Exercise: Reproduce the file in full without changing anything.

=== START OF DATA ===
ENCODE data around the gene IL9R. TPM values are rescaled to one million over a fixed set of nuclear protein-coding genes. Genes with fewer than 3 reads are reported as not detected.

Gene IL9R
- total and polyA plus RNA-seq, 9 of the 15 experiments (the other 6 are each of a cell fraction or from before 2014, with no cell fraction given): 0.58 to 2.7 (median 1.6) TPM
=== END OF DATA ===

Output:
ENCODE data around the gene IL9R. TPM values are rescaled to one million over a fixed set of nuclear protein-coding genes. Genes with fewer than 3 reads are reported as not detected.

Gene IL9R
- total and polyA plus RNA-seq, 9 of the 15 experiments (the other 6 are each of a cell fraction or from before 2014, with no cell fraction given): 0.58 to 2.7 (median 1.6) TPM